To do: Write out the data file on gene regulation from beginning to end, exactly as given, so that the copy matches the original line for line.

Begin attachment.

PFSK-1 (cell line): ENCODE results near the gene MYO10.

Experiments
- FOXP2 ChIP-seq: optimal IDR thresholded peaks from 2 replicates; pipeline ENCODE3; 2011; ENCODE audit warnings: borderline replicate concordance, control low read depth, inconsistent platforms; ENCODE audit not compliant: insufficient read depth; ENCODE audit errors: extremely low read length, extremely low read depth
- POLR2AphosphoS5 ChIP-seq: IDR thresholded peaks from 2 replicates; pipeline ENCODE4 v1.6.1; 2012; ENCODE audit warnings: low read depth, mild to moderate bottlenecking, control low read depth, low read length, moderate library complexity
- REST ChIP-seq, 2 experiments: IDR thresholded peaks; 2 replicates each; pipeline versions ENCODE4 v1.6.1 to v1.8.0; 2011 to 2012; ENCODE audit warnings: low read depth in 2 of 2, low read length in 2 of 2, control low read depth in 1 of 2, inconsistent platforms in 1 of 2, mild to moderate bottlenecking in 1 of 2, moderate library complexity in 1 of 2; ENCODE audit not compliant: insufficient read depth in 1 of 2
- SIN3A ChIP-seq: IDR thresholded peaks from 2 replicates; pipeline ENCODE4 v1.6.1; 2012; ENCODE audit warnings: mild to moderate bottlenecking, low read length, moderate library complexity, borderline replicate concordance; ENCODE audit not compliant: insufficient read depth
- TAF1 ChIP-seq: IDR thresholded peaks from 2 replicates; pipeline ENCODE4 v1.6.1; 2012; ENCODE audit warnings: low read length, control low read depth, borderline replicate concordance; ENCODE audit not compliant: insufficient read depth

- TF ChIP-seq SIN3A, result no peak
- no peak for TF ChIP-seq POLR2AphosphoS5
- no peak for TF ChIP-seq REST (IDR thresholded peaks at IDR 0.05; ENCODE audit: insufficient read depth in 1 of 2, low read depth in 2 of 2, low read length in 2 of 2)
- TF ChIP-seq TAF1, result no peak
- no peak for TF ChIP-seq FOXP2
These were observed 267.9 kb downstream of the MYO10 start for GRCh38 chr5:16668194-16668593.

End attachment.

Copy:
PFSK-1 (cell line): ENCODE results near the gene MYO10.

Experiments
- FOXP2 ChIP-seq: optimal IDR thresholded peaks from 2 replicates; pipeline ENCODE3; 2011; ENCODE audit warnings: borderline replicate concordance, control low read depth, inconsistent platforms; ENCODE audit not compliant: insufficient read depth; ENCODE audit errors: extremely low read length, extremely low read depth
- POLR2AphosphoS5 ChIP-seq: IDR thresholded peaks from 2 replicates; pipeline ENCODE4 v1.6.1; 2012; ENCODE audit warnings: low read depth, mild to moderate bottlenecking, control low read depth, low read length, moderate library complexity
- REST ChIP-seq, 2 experiments: IDR thresholded peaks; 2 replicates each; pipeline versions ENCODE4 v1.6.1 to v1.8.0; 2011 to 2012; ENCODE audit warnings: low read depth in 2 of 2, low read length in 2 of 2, control low read depth in 1 of 2, inconsistent platforms in 1 of 2, mild to moderate bottlenecking in 1 of 2, moderate library complexity in 1 of 2; ENCODE audit not compliant: insufficient read depth in 1 of 2
- SIN3A ChIP-seq: IDR thresholded peaks from 2 replicates; pipeline ENCODE4 v1.6.1; 2012; ENCODE audit warnings: mild to moderate bottlenecking, low read length, moderate library complexity, borderline replicate concordance; ENCODE audit not compliant: insufficient read depth
- TAF1 ChIP-seq: IDR thresholded peaks from 2 replicates; pipeline ENCODE4 v1.6.1; 2012; ENCODE audit warnings: low read length, control low read depth, borderline replicate concordance; ENCODE audit not compliant: insufficient read depth

- TF ChIP-seq SIN3A, result no peak
- no peak for TF ChIP-seq POLR2AphosphoS5
- no peak for TF ChIP-seq REST (IDR thresholded peaks at IDR 0.05; ENCODE audit: insufficient read depth in 1 of 2, low read depth in 2 of 2, low read length in 2 of 2)
- TF ChIP-seq TAF1, result no peak
- no peak for TF ChIP-seq FOXP2
These were observed 267.9 kb downstream of the MYO10 start for GRCh38 chr5:16668194-16668593.